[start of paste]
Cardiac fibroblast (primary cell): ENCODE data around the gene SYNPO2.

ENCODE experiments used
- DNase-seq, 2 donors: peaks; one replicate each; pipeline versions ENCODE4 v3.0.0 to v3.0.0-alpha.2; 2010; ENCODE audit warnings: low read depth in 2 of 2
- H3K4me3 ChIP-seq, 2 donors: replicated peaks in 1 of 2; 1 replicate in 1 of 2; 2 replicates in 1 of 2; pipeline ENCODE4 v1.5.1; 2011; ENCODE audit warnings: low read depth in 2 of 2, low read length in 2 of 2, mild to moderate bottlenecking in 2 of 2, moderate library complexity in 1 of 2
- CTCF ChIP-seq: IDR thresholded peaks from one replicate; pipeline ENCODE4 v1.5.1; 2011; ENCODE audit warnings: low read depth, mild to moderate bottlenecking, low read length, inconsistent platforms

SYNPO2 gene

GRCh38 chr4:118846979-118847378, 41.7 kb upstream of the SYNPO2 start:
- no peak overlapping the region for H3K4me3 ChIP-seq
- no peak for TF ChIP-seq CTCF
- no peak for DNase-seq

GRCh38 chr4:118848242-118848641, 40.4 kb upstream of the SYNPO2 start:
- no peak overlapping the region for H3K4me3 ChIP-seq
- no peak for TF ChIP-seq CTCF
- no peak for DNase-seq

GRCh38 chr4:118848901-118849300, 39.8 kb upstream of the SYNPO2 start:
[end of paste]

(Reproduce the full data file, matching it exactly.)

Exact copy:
Cardiac fibroblast (primary cell): ENCODE data around the gene SYNPO2.

ENCODE experiments used
- DNase-seq, 2 donors: peaks; one replicate each; pipeline versions ENCODE4 v3.0.0 to v3.0.0-alpha.2; 2010; ENCODE audit warnings: low read depth in 2 of 2
- H3K4me3 ChIP-seq, 2 donors: replicated peaks in 1 of 2; 1 replicate in 1 of 2; 2 replicates in 1 of 2; pipeline ENCODE4 v1.5.1; 2011; ENCODE audit warnings: low read depth in 2 of 2, low read length in 2 of 2, mild to moderate bottlenecking in 2 of 2, moderate library complexity in 1 of 2
- CTCF ChIP-seq: IDR thresholded peaks from one replicate; pipeline ENCODE4 v1.5.1; 2011; ENCODE audit warnings: low read depth, mild to moderate bottlenecking, low read length, inconsistent platforms

SYNPO2 gene

GRCh38 chr4:118846979-118847378, 41.7 kb upstream of the SYNPO2 start:
- no peak overlapping the region for H3K4me3 ChIP-seq
- no peak for TF ChIP-seq CTCF
- no peak for DNase-seq

GRCh38 chr4:118848242-118848641, 40.4 kb upstream of the SYNPO2 start:
- no peak overlapping the region for H3K4me3 ChIP-seq
- no peak for TF ChIP-seq CTCF
- no peak for DNase-seq

GRCh38 chr4:118848901-118849300, 39.8 kb upstream of the SYNPO2 start: